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Head to head: the controversial debate in New York over youth tackle football

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(WBNG) -- The future of football is in question. A proposed bill to ban twelve and under tackle football in New York state has parents, politicians, and professionals in the midst of a heated debate.

Now pegged the "John Mackey Youth Football Protection Act," Bronx Assemblyman Michael Benedetto originally introduced the bill in 2013.

"If we see a danger to our children, we're bound to act to correct it," said Benedetto.

The proposed legislation would place a ban on 12 and under tackle football. Assemblyman Benedetto points to science, arguing "the longer you play tackle football, the more apt you are to have problems later in life."

Dr. Utsav Hanspal, a concussion specialist and Sports Medicine physician at Lourdes, argues that may not be the case. Dr. Hanspal says instead, "based on the number of concussions, or number of hits to the head, that would be a better predictor than how long you play a certain sport."

When you combine that with an even younger player, Dr. Hanspal says that is where the cause for concern may lie. "When you have injury to an immature brain, you may theoretically have higher rates of disruption which may take longer for the brain to heal itself."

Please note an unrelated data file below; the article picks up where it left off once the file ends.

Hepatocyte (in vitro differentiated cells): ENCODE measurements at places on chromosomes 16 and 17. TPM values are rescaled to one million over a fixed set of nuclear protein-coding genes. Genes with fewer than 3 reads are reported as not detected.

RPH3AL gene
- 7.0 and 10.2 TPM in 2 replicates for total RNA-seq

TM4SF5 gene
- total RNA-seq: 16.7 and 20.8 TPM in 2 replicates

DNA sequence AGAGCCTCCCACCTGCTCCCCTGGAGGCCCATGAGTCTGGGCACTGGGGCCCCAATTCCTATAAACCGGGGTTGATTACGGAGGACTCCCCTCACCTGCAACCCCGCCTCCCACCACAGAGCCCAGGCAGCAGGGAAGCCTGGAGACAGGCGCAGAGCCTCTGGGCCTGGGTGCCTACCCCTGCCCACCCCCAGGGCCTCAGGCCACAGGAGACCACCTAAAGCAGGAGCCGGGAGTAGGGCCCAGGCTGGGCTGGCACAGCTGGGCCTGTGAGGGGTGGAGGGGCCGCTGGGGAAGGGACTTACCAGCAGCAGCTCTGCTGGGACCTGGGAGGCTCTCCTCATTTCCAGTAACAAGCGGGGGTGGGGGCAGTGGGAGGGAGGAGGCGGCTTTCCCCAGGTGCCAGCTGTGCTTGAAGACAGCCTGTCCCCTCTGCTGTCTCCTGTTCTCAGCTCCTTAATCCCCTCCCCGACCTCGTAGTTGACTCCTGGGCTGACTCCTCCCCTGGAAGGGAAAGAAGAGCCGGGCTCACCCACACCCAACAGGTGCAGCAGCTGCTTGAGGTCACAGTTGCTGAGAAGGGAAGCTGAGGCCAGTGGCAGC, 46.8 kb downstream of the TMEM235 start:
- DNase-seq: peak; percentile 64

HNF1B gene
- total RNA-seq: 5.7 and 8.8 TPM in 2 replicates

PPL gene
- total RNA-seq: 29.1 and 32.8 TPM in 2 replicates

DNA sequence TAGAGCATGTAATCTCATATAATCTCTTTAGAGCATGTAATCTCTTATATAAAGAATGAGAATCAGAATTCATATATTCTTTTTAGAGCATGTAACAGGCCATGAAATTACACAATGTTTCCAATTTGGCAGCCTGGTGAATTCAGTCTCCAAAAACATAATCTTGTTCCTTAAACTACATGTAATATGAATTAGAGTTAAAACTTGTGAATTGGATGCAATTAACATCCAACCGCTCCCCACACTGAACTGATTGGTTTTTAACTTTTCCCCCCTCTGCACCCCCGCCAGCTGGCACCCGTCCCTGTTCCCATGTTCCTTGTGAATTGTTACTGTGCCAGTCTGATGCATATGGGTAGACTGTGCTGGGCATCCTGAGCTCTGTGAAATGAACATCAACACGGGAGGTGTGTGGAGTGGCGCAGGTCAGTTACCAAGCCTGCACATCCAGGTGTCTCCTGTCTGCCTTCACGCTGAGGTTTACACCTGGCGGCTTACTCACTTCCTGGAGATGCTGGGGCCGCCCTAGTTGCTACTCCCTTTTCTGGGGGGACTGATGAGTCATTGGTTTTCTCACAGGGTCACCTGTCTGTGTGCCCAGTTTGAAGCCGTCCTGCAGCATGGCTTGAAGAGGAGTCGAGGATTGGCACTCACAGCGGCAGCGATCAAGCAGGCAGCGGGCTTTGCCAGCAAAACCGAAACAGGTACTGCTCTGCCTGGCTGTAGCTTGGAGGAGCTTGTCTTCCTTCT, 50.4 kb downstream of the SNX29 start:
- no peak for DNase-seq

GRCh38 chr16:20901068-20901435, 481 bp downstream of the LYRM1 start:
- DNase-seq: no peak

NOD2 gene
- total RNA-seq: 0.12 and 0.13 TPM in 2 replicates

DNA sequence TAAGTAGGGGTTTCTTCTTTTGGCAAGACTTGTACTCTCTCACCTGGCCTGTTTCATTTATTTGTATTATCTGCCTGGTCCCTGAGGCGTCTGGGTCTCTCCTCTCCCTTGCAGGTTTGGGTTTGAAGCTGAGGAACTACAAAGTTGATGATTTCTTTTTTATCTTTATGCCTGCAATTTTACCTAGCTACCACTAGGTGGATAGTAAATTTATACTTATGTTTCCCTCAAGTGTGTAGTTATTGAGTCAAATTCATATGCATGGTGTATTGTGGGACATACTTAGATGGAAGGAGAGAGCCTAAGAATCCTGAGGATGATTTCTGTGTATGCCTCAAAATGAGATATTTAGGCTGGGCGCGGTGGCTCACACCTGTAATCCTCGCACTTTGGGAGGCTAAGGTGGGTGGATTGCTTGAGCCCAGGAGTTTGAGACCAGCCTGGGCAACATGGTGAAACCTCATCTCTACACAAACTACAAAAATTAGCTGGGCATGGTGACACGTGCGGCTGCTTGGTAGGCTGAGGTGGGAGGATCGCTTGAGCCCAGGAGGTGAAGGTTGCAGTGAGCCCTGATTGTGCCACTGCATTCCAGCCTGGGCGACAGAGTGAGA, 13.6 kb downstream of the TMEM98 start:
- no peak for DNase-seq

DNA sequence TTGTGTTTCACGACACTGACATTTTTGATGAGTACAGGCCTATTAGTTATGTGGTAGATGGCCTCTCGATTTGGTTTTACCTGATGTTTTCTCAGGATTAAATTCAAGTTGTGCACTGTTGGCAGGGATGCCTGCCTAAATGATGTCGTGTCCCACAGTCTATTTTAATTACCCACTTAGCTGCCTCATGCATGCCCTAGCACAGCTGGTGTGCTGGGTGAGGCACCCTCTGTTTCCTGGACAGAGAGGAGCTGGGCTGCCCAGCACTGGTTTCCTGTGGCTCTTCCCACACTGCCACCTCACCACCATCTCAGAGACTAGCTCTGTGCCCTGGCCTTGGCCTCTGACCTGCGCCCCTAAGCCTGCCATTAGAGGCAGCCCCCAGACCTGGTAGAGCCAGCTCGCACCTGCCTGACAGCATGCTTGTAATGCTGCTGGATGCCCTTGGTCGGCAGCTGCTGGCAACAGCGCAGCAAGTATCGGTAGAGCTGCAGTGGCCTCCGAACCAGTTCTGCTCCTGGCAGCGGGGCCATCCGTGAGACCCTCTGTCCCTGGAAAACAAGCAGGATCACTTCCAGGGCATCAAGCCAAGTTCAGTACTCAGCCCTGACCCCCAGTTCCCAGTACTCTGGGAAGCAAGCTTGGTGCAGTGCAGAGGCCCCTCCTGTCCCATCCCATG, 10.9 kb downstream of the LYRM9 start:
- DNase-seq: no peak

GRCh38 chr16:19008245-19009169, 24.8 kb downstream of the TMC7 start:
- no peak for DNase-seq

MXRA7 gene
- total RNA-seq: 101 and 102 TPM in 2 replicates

The evidence is limited, but Dr. Hanspal suggests even if there is no correlation, it is better to be safe, rather than sorry down the road.

Some local parents disagree. Chenango Forks mother Jessica Beadle has two sons playing football.

"To a certain degree, you have to take risks," said Beadle.

Her nine-year-old son Colin currently plays in the Chenango Forks youth league. When asked his favorite part of the game, Colin says it's the hitting itself. "When you get a good hit off, it just feels great."

Beadle believes the decision should be left up to the parents, not the politicians, adding that for she and her husband, it's still a very personal choice.

That choice is one that New York State Public High School Athletic Association Executive Director Dr. Robert Zayas is advocating for.

In October, a hearing discussing the bill brought the subject to light once again. Dr. Zayas testified at the hearing, arguing that football isn't the only sport to be concerned over.

"We have to change the conversation to a football concussion debate or discussion to a sports safety concern." Zayas added that placing an emphasis on football sends the wrong message to parents, saying "parents in other sports may be led to believe that concussion is a football injury, when that's simply not the case."

Assemblyman Benedetto counters this, arguing other sports don't compare. "Every play, the object is to hit the other player. Every play. And not just hit them, but to tackle them. To bring them violently down to the ground. And that's why football more than any other sports, merits what I'm doing.

Concussion experts agree, there may be reason to be concerned. Dr. Hanspal reminds us "concussions rates are still pretty high in football and those can have detrimental effects."

Assemblyman Benedetto says he is still working with other legislators and he does not currently have a senate sponsor for the bill. As of right now, the decision remains up to the parents.

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Nicole Menner

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